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    Why Only A Small Number Of Countries Have Nuclear Weapons? Is It Illegal For Other Countries To Make Their Own Atom Bombs?

    The development of nuclear bombs was one of the pivotal moments in the history of humans. The invention of bombs, specifically nuclear bombs can only be rivaled by that of computers and mobile phones. Even though the use of the nuclear bomb is ethically one of the worst things on this planet, many countries have attempted to make this warfare equipment to beef up their military and to safeguard themselves from any future wars and attacks. Nuclear weapons are considered great for deterrence as the enemy is less likely to launch an attack on a country if the country has the ability to retaliate with nuclear bombs that can result in mass destruction.

    Only a small number of countries have nuclear bombs and weapons as of now. While this greatly reduces the chance of a full-blown nuclear war, it still does not completely eliminate the threat of war. So, why do only a small number of countries possess such powerful warfare tools and is it illegal for other countries to make their own atomic weapons?

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    Which Countries Have Nuclear Weapons?

    Countries that have nuclear weapons
    Countries that have nuclear weapons

    It is possible for anyone to develop nuclear weaponry theoretically. One needs to have the facilities, knowledgeable workforce, and budget to develop nuclear bombs and weapons. Natural resources like Uranium and Plutonium availability also determine weapons manufacture. But with regard to such artillery, one also has to consider the ethics and morals pertaining to the usage of such weapons. These weapons not only impact the current generation but also multiple generations of humans after.

    Currently, only nine countries in the world possess nuclear weapons. These countries are Russia, USA, France, China, UK, India, Pakistan, Israel, and North Korea. The United States and Russia were amongst the first countries to test nuclear bombs and they currently own 90% of the total nuclear armaments stockpile.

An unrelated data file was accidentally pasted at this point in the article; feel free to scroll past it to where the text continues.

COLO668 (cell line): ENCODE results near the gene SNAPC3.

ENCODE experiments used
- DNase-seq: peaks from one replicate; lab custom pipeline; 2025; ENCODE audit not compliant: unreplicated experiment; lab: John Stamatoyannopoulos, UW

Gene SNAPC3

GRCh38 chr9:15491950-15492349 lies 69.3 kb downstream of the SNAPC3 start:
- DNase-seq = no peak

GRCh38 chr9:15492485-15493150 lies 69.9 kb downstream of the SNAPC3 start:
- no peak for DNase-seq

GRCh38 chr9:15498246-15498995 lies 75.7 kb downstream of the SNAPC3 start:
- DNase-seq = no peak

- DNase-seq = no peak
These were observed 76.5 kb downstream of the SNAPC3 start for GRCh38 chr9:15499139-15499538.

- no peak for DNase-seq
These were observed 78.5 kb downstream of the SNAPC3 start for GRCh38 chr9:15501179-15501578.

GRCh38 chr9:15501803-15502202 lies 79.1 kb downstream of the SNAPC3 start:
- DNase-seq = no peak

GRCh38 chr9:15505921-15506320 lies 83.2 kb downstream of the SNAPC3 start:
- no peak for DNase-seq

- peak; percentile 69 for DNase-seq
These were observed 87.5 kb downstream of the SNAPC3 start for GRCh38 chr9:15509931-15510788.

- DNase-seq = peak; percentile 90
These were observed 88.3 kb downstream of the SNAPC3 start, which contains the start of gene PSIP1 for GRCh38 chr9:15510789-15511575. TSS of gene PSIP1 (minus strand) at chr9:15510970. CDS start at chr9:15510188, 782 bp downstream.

Robert Oppenheimer, a theoretical physicist from the USA is considered the ‘father of the atomic bomb’. USA and Russia developed their nuclear bombs in the background of World War II. Soon after the war ended, countries like UK, France, and China carried out their own nuclear experiments and developed weapons.

    Whereas India, Pakistan, and Israel developed the technology by defying the treaties. Although the countries never signed the NPT, it was expected that they won’t develop their own nuclear weapons. However, India and Pakistan developed nuclear weapons to deter each other and safeguard their own country from the other. The countries were also imposed with economic sanctions as they were undeclared nuclear states carrying out tests on nuclear weapons.

    In Case You Missed It: Why Did The US Drop Nuclear Bombs On Japan? What Did Japan Do After The Attack?

    Treaties In Place To Practice Nuclear Deterrence

    Signing of the Non-Proliferation Treaty
    The signing of the Non-Proliferation Treaty

    Many treaties have been signed globally to prevent any full-blown nuclear war between multiple countries leading to the deaths of millions around the globe, much more than the number in World War II. These treaties make it difficult for the countries that signed the treaty to manufacture nuclear weapons and test them. As a result, the number of countries possessing nuclear weapons has been controlled.

    But these treaties are not foolproof and countries can choose not to sign them or to outright leave the pact to carry out their own experiments. This is what happened with NPT. Non-Proliferation Treaty or NPT was signed in 1969 by 190 countries to prevent the further development and spread of nuclear weapons. While 190 countries signed the treaty, countries like India, Pakistan, and Israel didn’t. North Korea also left the treaty in 1993.

    Another treaty signed to prevent a nuclear war is the Treaty on Prohibition of Nuclear Weapons. This treaty is aimed at outlawing the use of nuclear bombs and complete elimination of them in the future. The treaty has been signed by 92 countries.

    The main drawback of the treaty is that all of the countries that possess nuclear weapons have not signed it. Therefore, its implementation has been affected. But these treaties, mostly make it difficult for a country to develop nuclear weapons. Hence, limited nations own nuclear warheads and weapons.

    You May Also Like To Read: Did Oppenheimer Win A Nobel Prize?

    Swarangi Gadekar
    Swarangi Gadekar
    Swarangi Gadekar is a Content Writer at First Curiosity. She likes watching and reading about everything - from a grisly murder to a slice-of-life comedy. You can often find her in a blanket staring at the laptop, shocked at the thrilling ride that a nice thriller can take you on.

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